Fifteen minutes—the time it takes to make a batch of cookies, watch a quarter of a lacrosse game, update to the latest Apple software or save 15 percent on car insurance at Geico. But if you’re the homegrown band Less is More, 15 minutes is just enough time to launch a hit song on Spotify. Apparently less really is more.
Jane Finkel and Brian Spencer are the musical duo who built the band Less is More. On the road in Nashville last year, the indie folk band collaborated with pop band The Queen and King to create an acoustic blend of the songs, “Cool Kids” by Echosmith and “Riptide” by Vance Joy. A quick search of “Cool Kids/Riptide” on Spotify will yield a song with over 19 million plays.
Finkel and Spencer met at Albion College through their mutual love of music and involvement in the acapella group, Euphonics. They had small gigs with their band, Me and My Friends, throughout their time at Albion. Receiving payment in the form of pizza and beer, they performed every Monday at Cascarelli’s Senior Bar Night with a few of their classmates.
“We had people come up and sing. It was a cool thing for seniors to come and hang out,” Spencer said.
Seeing a future in a musical career, Finkel and Spencer started performing as a duo in the summer of 2013 on Mackinac Island, where Finkel calls home.
“One morning Jane’s dad walked down the stairs with a t-shirt on that said ‘less is more’. We thought, that’s it, that’s good,” Spencer said.
On Aug. 22, 2014, the band debuted their first album, Amid the Flowers. Following its release, the duo toured the country to perform at different venues including breweries, festivals, living rooms and backyards. The band is still surprised by their popularity every day, much of which they owe to their success on Spotify.
“We just watched it go up and up and up and we know that it’s going to reach a limit at some point, but I am just shocked that it has not happened yet,” Finkel said.
“It was bizarre because we’ll work on a song for months and months and months,” Spencer added. “It probably took 15 minutes for us to track our stuff. It just goes to show you that if the right people listen to your stuff, it doesn’t matter how long it takes, as long as the right person likes it.”
Spotify serves as proof. People love them. Their increasing popularity helped land them a gig at the recently refurbished Bohm Theater in Albion on Sept. 17. Sitting outside at a wooden picnic table on the night of their show, the alumni reflected on how it feels to be back.
“The Bohm wasn’t open the four years that I was here, so being able to come into a place that I was looking at my entire four years as a gold mine…it’s just a really cool thing to be back,” Spencer said.
Across the street from the bar where they first started performing, the couple wowed an intimate crowd of about 60 people. Sponsored by Albion College’s Union Board, Euphonics opened the show with three songs before Less is More took the stage. Jane and Brian opened the night with an upbeat song from their album and kept the atmosphere light, inclusive and relaxed, akin to their Monday nights spent at Cascarelli’s.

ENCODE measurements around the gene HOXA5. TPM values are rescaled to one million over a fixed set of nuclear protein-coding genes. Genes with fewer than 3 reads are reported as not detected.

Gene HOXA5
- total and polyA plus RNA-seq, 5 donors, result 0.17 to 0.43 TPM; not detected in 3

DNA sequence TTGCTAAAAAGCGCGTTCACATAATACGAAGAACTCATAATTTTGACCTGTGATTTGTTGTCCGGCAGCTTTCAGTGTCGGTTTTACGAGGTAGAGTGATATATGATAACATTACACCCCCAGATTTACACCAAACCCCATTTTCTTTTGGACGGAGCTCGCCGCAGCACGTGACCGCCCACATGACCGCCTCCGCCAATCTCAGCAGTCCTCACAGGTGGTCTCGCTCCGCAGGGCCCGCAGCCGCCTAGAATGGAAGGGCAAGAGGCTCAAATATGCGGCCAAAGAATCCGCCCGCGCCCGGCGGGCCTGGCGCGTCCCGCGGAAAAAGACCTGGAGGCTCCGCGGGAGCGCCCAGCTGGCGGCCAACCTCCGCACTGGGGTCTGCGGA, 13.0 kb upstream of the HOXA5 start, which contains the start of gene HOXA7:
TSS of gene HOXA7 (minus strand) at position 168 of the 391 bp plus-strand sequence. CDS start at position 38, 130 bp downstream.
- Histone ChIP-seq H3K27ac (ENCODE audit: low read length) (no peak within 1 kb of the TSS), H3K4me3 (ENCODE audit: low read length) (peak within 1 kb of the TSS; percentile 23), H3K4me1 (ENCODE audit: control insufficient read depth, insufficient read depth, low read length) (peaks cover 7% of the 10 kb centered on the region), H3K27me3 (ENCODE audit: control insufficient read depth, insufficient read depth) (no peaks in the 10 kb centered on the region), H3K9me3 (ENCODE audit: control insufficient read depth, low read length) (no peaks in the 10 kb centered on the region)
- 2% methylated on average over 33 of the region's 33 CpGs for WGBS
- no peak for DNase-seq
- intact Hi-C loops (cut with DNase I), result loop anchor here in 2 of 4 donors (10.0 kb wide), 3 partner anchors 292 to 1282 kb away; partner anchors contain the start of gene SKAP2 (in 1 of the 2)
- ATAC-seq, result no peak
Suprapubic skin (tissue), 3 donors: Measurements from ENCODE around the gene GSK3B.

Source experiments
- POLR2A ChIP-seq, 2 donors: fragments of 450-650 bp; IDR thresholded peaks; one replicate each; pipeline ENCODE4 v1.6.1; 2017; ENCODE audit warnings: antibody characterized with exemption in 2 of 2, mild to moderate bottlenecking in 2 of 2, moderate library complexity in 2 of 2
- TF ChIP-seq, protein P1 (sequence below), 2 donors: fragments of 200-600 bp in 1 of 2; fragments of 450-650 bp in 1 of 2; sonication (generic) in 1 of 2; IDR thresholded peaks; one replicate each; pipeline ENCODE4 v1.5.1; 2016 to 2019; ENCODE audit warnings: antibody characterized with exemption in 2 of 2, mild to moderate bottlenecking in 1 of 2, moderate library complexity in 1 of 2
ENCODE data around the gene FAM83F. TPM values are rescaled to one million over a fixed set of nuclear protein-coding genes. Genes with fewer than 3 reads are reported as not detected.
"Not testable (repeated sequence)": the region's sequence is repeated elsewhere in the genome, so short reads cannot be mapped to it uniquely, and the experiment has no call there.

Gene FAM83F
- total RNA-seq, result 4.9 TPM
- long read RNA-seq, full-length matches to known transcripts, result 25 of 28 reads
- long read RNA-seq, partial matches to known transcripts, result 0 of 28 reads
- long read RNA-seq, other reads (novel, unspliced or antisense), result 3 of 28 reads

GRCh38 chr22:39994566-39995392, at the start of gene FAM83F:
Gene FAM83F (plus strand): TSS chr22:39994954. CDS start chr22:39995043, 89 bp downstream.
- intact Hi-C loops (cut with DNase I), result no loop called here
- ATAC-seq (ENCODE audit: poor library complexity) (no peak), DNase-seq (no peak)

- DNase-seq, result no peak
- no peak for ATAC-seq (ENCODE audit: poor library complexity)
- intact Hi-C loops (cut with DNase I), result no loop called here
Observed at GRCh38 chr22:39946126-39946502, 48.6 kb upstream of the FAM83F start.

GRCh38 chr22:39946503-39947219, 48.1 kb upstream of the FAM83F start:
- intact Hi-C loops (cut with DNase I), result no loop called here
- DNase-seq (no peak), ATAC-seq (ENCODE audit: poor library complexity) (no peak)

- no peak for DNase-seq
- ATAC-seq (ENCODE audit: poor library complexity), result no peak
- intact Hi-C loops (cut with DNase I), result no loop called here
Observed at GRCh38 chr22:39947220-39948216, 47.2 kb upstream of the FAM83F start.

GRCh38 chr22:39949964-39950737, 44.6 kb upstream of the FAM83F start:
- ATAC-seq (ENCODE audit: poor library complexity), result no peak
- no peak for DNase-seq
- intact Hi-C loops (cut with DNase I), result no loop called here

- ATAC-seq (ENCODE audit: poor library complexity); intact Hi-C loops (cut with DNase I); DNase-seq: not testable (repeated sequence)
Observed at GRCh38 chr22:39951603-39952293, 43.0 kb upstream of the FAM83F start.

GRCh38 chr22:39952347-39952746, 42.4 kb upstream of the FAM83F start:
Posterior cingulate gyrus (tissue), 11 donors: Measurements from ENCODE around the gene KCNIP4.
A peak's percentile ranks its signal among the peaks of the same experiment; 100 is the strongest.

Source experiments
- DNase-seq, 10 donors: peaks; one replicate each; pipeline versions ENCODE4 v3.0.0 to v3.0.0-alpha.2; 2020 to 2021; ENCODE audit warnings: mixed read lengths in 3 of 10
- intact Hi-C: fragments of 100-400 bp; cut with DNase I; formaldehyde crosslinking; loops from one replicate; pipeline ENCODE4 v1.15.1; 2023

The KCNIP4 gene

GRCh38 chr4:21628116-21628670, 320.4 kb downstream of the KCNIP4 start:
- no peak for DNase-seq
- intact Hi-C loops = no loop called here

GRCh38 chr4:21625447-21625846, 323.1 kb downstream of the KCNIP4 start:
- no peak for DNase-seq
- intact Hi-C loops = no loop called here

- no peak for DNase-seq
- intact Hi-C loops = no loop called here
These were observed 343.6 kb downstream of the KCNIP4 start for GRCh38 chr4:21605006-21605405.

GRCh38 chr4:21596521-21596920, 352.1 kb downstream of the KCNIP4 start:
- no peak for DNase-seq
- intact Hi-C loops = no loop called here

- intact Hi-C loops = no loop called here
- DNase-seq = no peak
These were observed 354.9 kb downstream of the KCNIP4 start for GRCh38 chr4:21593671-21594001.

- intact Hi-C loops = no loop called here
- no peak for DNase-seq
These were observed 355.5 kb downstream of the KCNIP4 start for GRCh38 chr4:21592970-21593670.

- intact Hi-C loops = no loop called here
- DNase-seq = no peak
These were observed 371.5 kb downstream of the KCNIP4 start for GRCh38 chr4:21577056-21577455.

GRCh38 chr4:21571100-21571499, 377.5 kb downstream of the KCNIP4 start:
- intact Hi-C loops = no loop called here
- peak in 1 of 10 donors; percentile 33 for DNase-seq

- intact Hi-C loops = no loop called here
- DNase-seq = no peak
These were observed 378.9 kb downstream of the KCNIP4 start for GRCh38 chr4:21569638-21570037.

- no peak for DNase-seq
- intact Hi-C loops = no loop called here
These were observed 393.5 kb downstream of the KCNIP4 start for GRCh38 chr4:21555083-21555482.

The band showed no hint of nervousness and was completely at ease in front of an audience full of Albion College students, many of them friends of the band. College faculty and members of the community were also in attendance. They played six songs and encored with one of their very newest, Who Knows, and ended with their cover of Riptide, a crowd favorite.
“This is a big one because it started here at Albion, and we’re going to kind of close the book with Albion,” Spencer said.
The Bohm show was the final performance for Less is More as a duo before they brought a new drummer, Sord, into the mix. The trio kicked off their fall tour on Oct. 1 and is continuing to travel the country until Oct. 14.
The band’s main goal for the future is to establish financial stability so they can continue to do what they love. “We’re still getting by; it’s not like we’re getting paid millions of dollars because of this Spotify thing,” Spencer said.
With that said, it seems as though they are far from reaching a limit to the popularity their songs are receiving. From the time of their performance in Albion, the number of hits has grown by over two million and currently sits approximately 20,000,000.
The band is fully aware that success doesn’t happen overnight. Even though they launched one of their most popular songs in a short amount of time, they pride themselves on the hard work it took to reach this point in their careers.
On the road, there were times when they questioned whether or not they wanted to continue making music or choose a career that was more financially stable.
“Both of our ways of coping with stress and the uncertainty of this whole business is just working really hard, to the point of just beating ourselves into the ground sometimes,” Finkel said.
The work is well worth it, given that their ultimate motivator is creating music and sharing it with others.
“We like being a folk rooted band because of the ability to tell stories, and we want our lyricism to convey a message that has had significance in our lives,” Spencer said.
If you’ve attended any of their shows, it is clear to see Less is More is doing just that. And one thing’s for sure—we want more.
Photo by Less Is More